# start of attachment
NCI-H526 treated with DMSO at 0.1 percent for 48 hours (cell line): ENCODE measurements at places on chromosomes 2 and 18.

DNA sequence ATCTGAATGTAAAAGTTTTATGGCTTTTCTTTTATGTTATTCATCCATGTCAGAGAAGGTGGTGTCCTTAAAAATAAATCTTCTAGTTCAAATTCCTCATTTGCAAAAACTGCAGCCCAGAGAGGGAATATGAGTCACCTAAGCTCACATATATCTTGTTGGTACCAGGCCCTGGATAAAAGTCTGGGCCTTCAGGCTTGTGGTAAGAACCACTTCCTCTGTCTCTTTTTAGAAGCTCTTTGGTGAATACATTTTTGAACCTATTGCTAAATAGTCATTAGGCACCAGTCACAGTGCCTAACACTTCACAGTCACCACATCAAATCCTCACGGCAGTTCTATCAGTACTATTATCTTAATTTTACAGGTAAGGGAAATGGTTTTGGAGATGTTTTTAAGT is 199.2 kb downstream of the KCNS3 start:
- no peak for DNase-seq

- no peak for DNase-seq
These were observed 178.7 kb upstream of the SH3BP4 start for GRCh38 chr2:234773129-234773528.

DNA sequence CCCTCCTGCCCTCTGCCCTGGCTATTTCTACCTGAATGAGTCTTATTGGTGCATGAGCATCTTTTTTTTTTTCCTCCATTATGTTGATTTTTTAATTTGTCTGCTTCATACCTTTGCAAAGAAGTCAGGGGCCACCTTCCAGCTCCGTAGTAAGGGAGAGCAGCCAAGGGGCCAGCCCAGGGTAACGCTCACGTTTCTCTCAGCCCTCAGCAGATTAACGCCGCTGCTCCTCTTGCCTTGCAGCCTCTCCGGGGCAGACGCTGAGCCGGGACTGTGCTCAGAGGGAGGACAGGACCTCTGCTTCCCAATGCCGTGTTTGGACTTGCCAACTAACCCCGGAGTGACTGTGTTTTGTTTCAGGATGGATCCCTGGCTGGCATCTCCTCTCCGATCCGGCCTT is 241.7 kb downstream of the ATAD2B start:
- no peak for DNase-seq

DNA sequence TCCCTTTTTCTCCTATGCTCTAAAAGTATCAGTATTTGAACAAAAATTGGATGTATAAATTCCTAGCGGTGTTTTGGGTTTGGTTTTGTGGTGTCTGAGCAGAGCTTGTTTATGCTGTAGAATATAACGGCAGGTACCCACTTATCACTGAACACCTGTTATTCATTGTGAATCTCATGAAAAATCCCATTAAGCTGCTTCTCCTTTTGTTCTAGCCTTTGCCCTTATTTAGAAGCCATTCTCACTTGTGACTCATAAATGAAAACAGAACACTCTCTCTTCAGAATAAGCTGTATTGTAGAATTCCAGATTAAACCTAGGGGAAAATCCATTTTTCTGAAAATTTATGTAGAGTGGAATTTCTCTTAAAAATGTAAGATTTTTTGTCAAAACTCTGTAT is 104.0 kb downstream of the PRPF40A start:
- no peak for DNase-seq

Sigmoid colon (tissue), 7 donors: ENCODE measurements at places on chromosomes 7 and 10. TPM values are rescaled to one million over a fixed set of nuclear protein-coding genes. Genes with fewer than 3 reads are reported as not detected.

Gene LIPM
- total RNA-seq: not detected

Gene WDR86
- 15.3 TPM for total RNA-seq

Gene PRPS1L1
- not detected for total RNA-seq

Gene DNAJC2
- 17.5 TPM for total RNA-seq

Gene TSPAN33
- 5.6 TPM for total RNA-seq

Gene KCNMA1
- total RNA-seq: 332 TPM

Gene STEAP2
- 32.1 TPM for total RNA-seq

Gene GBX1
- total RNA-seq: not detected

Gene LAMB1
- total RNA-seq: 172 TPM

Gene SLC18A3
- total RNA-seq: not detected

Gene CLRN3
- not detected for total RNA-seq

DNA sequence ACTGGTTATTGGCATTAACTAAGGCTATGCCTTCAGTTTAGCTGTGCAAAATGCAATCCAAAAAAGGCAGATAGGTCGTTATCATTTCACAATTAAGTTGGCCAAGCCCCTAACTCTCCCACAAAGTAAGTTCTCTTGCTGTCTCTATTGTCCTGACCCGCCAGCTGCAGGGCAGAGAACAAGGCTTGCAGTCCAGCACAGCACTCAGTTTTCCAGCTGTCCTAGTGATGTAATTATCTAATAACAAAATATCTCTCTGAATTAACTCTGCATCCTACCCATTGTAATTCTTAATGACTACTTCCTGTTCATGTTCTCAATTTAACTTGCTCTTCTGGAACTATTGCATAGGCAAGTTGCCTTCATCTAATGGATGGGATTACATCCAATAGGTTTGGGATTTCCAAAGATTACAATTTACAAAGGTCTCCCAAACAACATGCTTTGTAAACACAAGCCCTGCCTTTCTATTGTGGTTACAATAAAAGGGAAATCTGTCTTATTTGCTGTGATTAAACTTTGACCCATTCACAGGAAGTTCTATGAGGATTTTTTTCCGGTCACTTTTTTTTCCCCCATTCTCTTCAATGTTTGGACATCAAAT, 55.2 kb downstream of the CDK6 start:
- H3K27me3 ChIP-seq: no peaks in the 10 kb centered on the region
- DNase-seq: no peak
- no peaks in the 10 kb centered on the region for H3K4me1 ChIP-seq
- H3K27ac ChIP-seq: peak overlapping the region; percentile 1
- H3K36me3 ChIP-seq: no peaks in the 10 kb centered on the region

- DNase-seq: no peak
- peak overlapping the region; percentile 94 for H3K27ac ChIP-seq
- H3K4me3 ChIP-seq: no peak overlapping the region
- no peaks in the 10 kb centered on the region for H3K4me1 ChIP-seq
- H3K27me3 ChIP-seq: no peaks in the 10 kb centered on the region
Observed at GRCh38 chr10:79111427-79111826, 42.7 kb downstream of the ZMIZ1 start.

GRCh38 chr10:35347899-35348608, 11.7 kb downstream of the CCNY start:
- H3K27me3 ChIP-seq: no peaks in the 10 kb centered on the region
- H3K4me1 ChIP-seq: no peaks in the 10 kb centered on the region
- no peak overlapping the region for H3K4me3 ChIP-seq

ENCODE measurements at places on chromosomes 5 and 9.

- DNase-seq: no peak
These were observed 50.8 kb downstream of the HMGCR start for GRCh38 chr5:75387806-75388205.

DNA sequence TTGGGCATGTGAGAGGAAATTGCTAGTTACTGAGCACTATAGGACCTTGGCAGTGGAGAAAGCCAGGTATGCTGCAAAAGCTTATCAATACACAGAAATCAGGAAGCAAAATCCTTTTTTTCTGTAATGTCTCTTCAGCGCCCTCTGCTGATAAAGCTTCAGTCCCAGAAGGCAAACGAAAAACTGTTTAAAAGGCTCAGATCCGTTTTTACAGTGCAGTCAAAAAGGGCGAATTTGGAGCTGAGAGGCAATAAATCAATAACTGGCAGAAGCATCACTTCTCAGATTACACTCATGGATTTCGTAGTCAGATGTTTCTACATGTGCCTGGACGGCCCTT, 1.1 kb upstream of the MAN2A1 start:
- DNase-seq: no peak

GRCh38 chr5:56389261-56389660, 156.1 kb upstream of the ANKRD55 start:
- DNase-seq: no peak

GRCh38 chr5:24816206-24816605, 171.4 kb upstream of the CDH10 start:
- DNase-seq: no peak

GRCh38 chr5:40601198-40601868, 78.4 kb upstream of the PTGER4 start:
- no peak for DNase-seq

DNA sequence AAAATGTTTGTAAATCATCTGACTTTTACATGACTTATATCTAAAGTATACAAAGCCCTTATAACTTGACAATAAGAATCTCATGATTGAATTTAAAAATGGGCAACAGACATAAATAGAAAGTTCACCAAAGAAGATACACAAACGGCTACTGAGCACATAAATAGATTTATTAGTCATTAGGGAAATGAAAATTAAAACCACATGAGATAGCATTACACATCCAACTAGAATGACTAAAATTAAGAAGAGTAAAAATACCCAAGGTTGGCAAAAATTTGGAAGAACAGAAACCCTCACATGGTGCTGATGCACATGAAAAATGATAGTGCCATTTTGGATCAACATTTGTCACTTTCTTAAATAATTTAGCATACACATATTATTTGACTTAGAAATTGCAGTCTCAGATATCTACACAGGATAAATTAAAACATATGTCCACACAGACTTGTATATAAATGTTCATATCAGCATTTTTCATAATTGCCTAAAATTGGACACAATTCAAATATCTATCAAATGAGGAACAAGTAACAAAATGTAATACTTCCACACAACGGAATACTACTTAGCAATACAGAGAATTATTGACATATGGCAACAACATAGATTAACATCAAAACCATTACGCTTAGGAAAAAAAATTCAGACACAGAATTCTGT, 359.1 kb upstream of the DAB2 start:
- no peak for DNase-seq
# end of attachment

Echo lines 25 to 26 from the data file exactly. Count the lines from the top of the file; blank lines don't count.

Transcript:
Gene GBX1
- total RNA-seq: not detected